The author of Alice takes listeners back down the rabbit hole to a dark, twisted, and fascinating world based on the works of Lewis Carroll.
The land outside of the Old City was supposed to be green, lush, hopeful. A place where Alice could finally rest, no longer the plaything of the Rabbit, the pawn of Cheshire, or the prey of the Jabberwocky. But the verdant fields are nothing but ash - and hope is nowhere to be found.
Still, Alice and Hatcher are on a mission to find his daughter, a quest they will not forsake even as it takes them deep into the clutches of the mad White Queen and her goblin or into the realm of the twisted and cruel Black King. The pieces are set, and the game has already begun. Each move brings Alice closer to her destiny. But to win she will need to harness her newfound abilities and ally herself with someone even more powerful - the mysterious and vengeful Red Queen.
©2016 Tina Raffaele (P)2016 Recorded Books
After a horrifying journey through the Old City to win her freedom and her magic, Alice leaves the city with her companion, Hatcher, in search of his daughter and, perhaps, a little peace.
After listening to and enjoying Christina Henry’s Alice, and Jenny Sterlin’s beautiful narration, I started The Red Queen immediately.
Broken though they are, Alice and Hatcher share a great love. Out of that love, Alice commits to the journey to find Hatcher’s daughter, whom he hasn’t seen since she was a baby. Leaving the horrors of the city behind, they expect to find a kinder, more sensible land—once one has escaped a tragic situation, one should live happily ever after, right?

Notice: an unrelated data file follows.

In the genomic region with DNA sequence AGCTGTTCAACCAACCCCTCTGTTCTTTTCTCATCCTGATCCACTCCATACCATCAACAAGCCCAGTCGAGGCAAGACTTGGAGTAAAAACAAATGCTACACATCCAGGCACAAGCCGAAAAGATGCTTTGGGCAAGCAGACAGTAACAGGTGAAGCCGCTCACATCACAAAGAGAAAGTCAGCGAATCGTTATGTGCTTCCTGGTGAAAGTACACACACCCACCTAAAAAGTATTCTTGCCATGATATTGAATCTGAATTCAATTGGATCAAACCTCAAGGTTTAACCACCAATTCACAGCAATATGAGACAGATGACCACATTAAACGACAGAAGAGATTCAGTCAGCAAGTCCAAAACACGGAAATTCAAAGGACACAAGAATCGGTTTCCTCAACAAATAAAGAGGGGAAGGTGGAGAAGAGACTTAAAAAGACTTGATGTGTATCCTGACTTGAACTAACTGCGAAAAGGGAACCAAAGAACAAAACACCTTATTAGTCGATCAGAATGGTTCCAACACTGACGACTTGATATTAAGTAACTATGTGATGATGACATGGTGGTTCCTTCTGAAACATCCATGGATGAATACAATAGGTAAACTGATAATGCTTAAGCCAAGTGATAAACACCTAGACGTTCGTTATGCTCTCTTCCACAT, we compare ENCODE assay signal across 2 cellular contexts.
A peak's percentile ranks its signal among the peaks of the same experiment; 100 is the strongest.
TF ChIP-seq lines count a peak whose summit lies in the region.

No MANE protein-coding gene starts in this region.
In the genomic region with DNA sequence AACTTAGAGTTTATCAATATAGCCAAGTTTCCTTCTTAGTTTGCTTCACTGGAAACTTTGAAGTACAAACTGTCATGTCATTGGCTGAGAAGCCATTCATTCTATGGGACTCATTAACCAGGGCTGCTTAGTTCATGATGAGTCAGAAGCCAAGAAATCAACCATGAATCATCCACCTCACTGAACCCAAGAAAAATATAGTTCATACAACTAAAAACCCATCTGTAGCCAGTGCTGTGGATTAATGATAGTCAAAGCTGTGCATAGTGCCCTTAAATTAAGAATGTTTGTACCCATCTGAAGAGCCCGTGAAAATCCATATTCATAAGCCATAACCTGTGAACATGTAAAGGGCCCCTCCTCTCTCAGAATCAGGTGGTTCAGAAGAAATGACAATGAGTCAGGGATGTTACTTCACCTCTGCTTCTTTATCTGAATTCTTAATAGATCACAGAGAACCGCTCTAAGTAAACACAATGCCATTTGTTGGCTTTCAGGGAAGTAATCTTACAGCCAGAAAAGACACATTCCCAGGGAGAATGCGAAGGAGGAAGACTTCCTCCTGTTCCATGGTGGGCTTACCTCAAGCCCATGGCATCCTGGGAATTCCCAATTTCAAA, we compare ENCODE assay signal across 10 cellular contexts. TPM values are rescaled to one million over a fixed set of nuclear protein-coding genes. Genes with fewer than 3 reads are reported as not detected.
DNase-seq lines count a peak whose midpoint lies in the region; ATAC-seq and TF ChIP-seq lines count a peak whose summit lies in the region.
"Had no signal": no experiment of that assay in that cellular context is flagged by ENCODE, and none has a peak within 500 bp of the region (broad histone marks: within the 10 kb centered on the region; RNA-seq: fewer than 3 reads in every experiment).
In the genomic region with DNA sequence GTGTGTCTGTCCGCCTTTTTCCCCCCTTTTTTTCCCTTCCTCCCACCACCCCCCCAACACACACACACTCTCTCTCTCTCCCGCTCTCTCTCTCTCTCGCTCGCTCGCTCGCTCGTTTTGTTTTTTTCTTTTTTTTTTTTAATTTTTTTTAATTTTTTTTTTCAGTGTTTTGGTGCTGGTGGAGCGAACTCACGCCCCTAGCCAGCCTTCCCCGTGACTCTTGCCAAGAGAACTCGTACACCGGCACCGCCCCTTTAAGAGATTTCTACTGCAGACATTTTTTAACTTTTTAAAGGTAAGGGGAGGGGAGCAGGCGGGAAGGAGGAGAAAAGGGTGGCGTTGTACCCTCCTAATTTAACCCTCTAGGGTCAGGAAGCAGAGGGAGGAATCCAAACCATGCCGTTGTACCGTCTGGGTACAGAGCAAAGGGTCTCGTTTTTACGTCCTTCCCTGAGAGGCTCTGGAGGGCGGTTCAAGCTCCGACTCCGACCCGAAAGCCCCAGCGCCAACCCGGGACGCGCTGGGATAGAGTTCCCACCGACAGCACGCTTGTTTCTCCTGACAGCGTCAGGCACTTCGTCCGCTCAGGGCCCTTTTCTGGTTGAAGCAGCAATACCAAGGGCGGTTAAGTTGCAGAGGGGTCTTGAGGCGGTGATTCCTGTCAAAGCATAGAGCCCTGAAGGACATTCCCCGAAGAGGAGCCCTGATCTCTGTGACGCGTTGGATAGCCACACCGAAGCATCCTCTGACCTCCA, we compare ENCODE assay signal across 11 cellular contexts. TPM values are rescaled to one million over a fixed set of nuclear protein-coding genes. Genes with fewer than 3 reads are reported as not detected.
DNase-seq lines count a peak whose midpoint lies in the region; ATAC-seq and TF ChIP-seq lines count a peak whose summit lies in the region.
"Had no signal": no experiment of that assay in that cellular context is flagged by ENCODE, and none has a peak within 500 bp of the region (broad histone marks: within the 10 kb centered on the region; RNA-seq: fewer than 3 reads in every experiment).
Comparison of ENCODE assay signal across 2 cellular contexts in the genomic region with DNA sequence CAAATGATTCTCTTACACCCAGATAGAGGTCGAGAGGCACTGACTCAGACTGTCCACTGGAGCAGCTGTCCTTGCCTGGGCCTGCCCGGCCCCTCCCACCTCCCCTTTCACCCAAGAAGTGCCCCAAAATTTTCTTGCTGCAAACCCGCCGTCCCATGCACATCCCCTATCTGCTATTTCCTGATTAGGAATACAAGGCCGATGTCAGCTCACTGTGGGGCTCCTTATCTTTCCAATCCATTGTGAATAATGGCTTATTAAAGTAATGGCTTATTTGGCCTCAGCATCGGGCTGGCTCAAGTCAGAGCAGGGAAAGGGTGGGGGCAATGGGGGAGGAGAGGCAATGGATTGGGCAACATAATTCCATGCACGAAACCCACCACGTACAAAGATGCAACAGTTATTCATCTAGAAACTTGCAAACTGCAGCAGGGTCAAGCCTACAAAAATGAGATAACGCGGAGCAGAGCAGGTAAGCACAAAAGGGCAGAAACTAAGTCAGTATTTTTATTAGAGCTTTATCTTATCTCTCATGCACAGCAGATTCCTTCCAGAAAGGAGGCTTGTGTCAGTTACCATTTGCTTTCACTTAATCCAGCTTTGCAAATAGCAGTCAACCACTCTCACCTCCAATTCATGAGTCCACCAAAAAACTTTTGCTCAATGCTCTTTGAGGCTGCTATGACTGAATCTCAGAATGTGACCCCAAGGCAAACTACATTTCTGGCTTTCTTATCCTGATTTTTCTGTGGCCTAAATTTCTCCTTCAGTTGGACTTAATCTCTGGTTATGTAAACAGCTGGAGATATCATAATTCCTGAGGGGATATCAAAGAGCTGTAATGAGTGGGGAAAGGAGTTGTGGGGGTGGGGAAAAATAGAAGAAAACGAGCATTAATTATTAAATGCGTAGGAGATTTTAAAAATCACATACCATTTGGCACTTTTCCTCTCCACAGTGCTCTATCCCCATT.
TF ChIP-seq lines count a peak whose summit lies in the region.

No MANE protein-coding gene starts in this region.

As most survivors know, this is not the case. Alice and Hatcher find just as much insanity, just as much treachery, just as much misery as they did in the city. Alice loses Hatcher to the wiles of the White Queen, who has destroyed the land and its people in her battle with the Black King. Now Alice has to decide who she is and what power she has in order to save Hatcher and reclaim her life.
The Red Queen felt to me like a book about growing up, or maybe about transformation. Alice’s growth as an adult had been stunted because of her time in the asylum. Now she’s escaped her past and the indiscretions of her youth, along with her captivity, and can look forward to her future. She has the chance to remake herself, and now must choose who she will become.
This is the last planned book in the Chronicles of Alice. I admit I was surprised by that. Having been told in Alice that Hatcher’s daughter was a famous courtesan in the Middle East, I assumed that the encounter with the White Queen was just an interlude on their way to the end of a trilogy, in which they would find Hatcher’s daughter and rescue her from her own version of The Walrus or The White Rabbit. Plus, I imagined the Middle East might hold some knowledge Alice would need to develop her skills as a magician. However, our protagonist didn’t have to travel as far as the Middle East to rescue children, learn about her magic, or decide what kind of person she would become.
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